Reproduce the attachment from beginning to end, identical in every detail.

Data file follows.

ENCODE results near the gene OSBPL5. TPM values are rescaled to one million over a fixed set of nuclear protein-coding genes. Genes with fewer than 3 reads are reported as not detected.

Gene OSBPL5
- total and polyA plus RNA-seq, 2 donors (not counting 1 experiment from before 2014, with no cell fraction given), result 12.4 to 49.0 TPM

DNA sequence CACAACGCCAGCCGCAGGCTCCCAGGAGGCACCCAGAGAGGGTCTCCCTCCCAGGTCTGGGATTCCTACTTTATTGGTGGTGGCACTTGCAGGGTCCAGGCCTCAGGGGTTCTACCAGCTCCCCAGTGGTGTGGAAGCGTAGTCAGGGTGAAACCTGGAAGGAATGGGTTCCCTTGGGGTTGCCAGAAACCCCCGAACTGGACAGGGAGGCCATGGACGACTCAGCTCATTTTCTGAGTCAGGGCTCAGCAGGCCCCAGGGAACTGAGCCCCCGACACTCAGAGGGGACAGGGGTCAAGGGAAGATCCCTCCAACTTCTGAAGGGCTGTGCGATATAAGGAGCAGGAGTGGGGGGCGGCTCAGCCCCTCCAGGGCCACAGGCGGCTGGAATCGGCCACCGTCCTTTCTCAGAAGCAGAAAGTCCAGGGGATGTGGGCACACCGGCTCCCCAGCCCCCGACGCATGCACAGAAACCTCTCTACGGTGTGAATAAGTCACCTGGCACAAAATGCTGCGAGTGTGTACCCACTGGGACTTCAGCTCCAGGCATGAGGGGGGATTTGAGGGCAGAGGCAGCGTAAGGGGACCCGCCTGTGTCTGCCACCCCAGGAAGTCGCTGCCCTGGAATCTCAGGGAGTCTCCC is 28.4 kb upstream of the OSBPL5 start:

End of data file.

ENCODE results near the gene OSBPL5. TPM values are rescaled to one million over a fixed set of nuclear protein-coding genes. Genes with fewer than 3 reads are reported as not detected.

Gene OSBPL5
- total and polyA plus RNA-seq, 2 donors (not counting 1 experiment from before 2014, with no cell fraction given), result 12.4 to 49.0 TPM

DNA sequence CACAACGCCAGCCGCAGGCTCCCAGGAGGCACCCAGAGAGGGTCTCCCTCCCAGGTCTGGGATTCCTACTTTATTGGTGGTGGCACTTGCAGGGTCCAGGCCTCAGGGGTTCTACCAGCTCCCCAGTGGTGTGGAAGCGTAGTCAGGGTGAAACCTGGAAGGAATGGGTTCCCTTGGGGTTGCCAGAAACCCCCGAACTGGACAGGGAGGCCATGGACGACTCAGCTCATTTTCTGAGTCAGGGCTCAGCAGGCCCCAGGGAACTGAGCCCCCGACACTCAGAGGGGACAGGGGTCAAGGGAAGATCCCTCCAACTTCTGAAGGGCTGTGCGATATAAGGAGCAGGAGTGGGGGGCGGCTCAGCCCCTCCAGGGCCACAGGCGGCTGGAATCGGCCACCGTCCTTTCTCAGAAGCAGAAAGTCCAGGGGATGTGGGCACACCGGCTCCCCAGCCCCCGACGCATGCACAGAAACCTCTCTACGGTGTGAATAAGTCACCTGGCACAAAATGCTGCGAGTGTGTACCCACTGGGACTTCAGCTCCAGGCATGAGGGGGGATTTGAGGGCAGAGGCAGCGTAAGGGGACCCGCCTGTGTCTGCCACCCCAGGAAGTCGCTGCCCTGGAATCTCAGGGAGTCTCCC is 28.4 kb upstream of the OSBPL5 start: